SP: The talks programme was a big part of the events. What did you learn through these public moments? Why include a discursive element?
PLASTIK: At previous events Ben Cook and others had spoken about the historical place of artists’ moving image, an issue that is still being decided and debated in film and visual art contexts. We felt that the discursive aspects included in the programme were vital in situating ourselves in relation to these wider debates instead of just watching them from afar. The festival also remains grounded by its connection to the discursive nature of Critical Forum and the possibility of a more rigorous and critical engagement with these kinds of practices.

SP: What was it like to curate as a team?
PLASTIK: There was a process of getting to know each person involved with running the festival. We were aware of the fact that we each had distinct positions in relation to this area of practice and made a decision at the outset to incorporate these diverse perspectives within the festival structure – having a curatorial team rather than one single voice. But we also didn’t want to end up with a festival that felt like it was programmed by a committee. In practice this meant granting a large degree of autonomy to each of our invited curators. We also fought hard, individually, for those aspects of the programme that we were most passionate about. In the end this was visible not just in the overall shape of the festival but in those aspects that each of us fought to maintain.

SP: What’s next? Will the PLASTIK festival happen again?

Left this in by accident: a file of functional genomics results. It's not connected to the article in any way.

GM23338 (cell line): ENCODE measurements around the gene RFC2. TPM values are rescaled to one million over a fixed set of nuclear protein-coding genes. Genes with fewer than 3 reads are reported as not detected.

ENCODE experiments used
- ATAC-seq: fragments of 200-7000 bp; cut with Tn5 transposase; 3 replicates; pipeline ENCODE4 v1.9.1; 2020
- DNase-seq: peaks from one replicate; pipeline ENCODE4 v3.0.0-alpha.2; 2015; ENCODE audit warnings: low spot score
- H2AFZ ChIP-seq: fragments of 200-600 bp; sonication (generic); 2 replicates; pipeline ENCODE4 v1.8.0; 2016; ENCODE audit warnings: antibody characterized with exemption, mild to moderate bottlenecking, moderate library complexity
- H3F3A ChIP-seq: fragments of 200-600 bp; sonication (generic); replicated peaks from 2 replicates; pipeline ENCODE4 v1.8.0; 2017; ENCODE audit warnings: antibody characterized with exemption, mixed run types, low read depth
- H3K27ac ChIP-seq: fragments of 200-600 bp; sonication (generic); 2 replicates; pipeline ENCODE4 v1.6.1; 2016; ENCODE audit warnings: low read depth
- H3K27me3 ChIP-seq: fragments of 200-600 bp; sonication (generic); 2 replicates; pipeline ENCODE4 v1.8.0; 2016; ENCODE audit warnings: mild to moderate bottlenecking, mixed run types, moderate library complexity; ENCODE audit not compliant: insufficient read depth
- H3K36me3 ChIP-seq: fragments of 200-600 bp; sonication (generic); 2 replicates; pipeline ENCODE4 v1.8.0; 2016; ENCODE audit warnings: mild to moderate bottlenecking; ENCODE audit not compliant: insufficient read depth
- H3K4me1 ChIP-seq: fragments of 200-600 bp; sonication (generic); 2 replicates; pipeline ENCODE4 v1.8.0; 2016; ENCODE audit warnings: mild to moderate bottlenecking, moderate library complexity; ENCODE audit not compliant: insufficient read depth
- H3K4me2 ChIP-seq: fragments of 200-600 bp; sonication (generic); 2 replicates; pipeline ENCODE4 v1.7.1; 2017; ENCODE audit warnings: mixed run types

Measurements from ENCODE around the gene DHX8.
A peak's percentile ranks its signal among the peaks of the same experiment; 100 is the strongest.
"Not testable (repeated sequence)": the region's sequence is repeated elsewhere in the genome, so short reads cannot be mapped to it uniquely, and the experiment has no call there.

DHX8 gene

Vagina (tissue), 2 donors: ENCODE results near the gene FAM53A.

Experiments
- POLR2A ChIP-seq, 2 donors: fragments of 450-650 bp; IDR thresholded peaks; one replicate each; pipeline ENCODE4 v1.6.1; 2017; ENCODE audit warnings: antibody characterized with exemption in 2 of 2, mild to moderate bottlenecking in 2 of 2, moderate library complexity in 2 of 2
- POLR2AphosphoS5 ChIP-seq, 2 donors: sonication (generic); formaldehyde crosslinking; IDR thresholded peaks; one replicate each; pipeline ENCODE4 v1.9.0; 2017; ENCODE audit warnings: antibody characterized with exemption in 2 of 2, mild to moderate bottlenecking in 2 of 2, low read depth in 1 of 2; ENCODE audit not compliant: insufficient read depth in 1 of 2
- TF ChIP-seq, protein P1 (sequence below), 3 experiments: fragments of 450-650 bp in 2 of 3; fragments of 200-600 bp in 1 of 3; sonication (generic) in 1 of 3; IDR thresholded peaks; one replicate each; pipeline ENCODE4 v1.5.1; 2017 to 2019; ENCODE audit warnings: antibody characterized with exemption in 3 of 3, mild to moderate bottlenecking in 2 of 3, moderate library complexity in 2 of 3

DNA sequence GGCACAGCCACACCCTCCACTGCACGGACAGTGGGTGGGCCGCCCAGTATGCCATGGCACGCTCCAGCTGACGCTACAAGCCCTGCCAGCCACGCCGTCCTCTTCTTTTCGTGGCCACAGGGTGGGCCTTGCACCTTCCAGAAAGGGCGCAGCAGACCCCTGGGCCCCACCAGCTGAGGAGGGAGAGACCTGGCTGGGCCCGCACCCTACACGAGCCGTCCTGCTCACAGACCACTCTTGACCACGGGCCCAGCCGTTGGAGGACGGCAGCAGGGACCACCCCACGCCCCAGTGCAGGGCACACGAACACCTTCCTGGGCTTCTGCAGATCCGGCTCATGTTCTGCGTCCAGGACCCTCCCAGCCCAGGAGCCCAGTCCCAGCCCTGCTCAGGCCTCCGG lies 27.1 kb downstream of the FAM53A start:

PLASTIK: The response to the festival was really overwhelming, not only in terms of the sheer number of people involved, but also the degree and the quality of that engagement. It was also truly remarkable for example at 11am on the Sunday morning of the Dublin event to see many of the same faces that we had just left dancing at the Hannah Sawtell show at 2am the night before, all ready and willing to take on what turned out to be a marathon five and a half hour session with David Gatten.

There are still many questions that need to be addressed with regard to how we can continue to foster a productive environment and an audience for these kinds of practices. Ultimately, it was our hope that the PLASTIK festival would feed into this discussion in a very active way, and maybe even begin to address some of these issues and consider new possibilities. It is certainly our intention to continue to take part in these discussions and beyond that there is every likelihood that the festival will return in one shape or another.

Sarah Pierce is an artist based in Dublin. Jenny Brady is an artist working with the moving image to explore ideas around translation, communication and speech. Daniel Fitzpatrick is a film curator, writer and lecturer. Sibyl Montague is a visual artist currently based in Dublin. Fifi Smith is a visual artist and founder of the MExIndex.

1. PLASTIK comprises Daniel Fitzpatrick, Jenny Brady, Sibyl Montague and Fifi Smith. The PLASTIK Festival was made possible through the generous support of the Arts Council.